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The Rule of Law: Athenian Antecedents to Contemporary Debates

Research output: Contribution to Journal/MagazineJournal articlepeer-review

<mark>Journal publication date</mark>1/10/2012
<mark>Journal</mark>Hague Journal of the Rule of Law
Issue number2
Number of pages17
Pages (from-to)235-251
Publication StatusPublished
<mark>Original language</mark>English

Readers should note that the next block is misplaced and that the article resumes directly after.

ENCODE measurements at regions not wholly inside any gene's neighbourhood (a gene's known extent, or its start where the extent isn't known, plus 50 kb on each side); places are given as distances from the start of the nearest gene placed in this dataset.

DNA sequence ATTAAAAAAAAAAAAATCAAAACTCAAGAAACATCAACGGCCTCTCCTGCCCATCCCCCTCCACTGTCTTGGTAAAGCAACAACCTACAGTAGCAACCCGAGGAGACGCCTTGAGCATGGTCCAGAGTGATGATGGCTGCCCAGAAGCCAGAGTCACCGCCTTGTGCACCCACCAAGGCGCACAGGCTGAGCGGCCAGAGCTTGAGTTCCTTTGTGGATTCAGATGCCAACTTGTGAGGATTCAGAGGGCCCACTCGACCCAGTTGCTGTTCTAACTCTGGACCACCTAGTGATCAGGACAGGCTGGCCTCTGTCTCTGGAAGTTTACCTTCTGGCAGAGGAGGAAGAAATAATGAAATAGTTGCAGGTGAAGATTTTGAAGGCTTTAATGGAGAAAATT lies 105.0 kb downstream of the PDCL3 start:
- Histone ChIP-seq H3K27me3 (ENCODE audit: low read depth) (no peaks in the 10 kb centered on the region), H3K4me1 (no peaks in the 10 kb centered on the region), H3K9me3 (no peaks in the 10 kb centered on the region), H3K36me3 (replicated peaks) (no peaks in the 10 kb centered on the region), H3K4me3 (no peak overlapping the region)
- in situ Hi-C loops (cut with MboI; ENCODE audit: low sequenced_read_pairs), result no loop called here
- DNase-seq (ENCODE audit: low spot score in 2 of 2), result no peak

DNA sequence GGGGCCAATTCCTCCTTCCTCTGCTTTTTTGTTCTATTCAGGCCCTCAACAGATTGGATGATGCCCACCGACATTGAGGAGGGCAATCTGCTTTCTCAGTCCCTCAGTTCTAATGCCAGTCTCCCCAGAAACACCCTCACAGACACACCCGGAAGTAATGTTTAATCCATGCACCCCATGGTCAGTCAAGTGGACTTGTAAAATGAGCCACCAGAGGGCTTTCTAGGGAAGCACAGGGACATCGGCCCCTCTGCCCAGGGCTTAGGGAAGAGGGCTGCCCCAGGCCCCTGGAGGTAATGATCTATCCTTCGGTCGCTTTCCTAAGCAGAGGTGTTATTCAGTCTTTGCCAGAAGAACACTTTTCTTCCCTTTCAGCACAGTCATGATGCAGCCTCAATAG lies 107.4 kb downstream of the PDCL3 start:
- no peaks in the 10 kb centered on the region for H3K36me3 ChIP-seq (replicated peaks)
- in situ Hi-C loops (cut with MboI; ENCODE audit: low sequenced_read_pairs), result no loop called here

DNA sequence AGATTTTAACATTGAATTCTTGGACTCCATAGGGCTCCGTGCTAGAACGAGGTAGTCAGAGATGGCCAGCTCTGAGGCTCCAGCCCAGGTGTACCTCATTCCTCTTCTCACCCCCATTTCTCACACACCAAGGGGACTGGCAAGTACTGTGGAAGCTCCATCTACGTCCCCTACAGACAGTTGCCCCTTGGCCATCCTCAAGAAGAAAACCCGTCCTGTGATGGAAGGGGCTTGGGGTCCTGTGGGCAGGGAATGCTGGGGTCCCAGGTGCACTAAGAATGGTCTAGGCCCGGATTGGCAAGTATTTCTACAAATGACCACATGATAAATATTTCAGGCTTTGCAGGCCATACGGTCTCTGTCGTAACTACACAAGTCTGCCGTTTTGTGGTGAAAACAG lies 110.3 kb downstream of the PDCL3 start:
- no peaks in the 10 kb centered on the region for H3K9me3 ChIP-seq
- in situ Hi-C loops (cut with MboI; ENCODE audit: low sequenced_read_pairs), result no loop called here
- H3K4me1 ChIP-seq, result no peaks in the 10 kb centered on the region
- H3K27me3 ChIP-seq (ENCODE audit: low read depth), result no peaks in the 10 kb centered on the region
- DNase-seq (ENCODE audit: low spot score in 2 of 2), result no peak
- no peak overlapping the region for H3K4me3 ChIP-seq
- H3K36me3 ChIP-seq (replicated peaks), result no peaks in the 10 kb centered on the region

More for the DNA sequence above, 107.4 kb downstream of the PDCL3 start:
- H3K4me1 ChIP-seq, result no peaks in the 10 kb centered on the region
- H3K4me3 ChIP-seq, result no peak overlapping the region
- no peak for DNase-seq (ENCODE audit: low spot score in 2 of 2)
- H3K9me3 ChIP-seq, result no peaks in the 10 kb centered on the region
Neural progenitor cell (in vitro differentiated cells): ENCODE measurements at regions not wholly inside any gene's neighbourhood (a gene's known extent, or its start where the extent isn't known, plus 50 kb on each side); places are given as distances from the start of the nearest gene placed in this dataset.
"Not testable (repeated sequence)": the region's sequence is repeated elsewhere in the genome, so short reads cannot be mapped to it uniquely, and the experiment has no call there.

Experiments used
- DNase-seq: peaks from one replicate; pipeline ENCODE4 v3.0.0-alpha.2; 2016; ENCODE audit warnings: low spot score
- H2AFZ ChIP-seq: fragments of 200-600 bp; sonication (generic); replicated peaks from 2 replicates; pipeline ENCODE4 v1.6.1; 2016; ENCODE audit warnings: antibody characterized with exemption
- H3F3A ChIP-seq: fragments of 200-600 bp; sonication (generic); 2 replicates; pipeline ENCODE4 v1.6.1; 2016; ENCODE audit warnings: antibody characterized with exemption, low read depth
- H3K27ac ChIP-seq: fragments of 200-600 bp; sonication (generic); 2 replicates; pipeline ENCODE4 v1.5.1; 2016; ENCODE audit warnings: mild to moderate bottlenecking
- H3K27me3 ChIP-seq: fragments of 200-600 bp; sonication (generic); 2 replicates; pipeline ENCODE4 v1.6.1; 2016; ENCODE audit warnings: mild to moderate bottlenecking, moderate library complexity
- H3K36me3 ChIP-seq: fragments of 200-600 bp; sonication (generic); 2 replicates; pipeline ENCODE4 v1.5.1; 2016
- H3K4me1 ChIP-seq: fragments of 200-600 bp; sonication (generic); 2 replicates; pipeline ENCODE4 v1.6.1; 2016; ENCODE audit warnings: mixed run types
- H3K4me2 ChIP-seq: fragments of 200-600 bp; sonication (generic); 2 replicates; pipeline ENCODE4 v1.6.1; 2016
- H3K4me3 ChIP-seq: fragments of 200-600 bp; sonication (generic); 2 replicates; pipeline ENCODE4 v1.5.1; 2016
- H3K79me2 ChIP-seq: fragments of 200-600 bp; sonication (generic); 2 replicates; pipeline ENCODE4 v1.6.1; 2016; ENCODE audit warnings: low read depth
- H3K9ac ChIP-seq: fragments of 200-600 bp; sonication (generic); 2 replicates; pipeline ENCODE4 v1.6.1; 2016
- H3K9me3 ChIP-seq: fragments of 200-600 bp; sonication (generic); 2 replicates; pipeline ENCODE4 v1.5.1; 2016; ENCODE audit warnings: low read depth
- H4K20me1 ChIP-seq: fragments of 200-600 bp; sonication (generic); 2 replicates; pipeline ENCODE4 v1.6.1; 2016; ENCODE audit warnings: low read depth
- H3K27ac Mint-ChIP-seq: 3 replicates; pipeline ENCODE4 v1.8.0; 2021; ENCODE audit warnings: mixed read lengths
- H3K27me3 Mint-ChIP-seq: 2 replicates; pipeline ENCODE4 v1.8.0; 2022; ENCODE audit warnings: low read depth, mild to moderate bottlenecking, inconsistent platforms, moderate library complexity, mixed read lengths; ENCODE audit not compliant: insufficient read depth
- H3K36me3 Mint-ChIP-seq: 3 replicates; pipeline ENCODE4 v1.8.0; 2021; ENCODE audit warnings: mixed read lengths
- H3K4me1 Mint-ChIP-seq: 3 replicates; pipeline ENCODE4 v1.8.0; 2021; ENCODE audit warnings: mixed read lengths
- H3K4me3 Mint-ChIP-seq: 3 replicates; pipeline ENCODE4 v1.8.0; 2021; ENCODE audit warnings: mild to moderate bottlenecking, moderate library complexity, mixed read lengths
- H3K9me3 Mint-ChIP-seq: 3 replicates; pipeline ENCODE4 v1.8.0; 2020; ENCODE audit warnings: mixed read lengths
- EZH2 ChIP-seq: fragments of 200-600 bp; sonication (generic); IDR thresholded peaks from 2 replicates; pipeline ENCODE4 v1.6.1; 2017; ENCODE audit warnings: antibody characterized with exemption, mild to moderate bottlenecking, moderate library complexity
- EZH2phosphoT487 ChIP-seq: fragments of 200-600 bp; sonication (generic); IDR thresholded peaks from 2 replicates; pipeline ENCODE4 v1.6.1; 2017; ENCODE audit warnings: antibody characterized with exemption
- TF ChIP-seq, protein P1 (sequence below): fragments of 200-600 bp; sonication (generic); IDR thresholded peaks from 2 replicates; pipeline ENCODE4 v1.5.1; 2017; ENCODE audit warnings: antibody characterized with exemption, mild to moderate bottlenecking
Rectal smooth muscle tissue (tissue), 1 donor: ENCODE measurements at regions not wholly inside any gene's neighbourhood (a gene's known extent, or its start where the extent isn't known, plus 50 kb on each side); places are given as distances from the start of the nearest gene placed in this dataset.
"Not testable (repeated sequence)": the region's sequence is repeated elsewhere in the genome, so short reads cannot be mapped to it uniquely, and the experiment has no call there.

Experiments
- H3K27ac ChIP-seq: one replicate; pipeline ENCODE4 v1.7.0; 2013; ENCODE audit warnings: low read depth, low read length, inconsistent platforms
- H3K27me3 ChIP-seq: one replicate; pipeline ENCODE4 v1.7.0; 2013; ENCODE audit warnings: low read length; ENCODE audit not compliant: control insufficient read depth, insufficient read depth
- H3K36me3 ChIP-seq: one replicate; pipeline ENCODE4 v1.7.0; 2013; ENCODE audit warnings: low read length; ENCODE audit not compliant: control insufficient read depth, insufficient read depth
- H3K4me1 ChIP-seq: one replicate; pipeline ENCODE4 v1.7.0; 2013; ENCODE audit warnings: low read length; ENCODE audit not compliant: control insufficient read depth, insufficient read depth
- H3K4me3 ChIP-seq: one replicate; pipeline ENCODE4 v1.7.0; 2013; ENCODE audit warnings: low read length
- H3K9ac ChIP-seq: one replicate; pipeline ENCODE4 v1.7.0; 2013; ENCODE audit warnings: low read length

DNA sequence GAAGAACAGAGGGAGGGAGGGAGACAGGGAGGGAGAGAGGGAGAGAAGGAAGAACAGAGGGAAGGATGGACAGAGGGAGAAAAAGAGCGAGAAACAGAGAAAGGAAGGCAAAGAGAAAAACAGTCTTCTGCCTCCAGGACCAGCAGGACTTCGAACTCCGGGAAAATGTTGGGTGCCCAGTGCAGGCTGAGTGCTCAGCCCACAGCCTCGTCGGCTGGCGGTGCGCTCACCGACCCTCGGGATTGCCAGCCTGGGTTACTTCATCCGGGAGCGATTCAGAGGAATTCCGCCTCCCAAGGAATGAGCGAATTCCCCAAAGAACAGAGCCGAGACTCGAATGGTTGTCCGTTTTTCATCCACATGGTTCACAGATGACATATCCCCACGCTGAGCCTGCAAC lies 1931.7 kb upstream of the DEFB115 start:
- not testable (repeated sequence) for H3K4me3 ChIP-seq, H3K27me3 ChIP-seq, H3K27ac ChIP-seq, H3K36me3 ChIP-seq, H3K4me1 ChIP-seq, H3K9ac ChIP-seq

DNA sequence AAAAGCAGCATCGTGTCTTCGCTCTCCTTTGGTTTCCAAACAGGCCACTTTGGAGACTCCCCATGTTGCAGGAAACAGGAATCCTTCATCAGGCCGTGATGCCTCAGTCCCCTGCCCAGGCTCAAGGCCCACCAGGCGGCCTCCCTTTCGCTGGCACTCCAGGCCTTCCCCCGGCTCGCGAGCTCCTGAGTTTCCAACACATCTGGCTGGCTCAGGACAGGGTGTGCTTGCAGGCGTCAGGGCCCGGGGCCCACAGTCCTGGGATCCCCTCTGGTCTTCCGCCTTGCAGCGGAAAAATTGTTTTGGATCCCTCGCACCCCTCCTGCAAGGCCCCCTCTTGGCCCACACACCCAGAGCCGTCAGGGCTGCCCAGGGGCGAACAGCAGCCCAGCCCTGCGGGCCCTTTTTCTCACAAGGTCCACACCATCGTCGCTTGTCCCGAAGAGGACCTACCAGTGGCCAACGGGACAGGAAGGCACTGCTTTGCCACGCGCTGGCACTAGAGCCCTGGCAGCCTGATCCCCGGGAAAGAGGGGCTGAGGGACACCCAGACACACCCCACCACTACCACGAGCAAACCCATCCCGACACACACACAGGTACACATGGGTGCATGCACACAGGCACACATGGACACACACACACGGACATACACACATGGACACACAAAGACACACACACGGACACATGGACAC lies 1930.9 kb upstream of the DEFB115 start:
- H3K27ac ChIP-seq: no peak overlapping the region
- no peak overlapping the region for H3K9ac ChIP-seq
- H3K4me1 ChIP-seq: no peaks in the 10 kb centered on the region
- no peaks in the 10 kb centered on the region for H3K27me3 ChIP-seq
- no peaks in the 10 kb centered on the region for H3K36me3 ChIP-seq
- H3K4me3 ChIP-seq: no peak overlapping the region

The rule of law has become the common sense of contemporary global politics. In this article I explore whether the earliest recorded deliberations on the rule of law, those found in political debates in Ancient Greece, have any salience for contemporary discussions of the norm. The article briefly maps historical jurisprudential debates about the rule of law in Greece (and Athens especially) to suggest that no sooner were laws developed to shape society so consideration also turned to how the rule of law might be understood and defined. Moreover, the debates in Athens raise a number of issues, linked most clearly to a procedural perception of the rule of law’s contours that can be identified (equally) in debates about the norm in the new millennium. The lesson that these debates prompt is that while the rule of law and democracy may be linked, it is not necessary for either to be well developed (approaching current liberal standards) for progressive debates to be engendered about the further development of a just rule of law.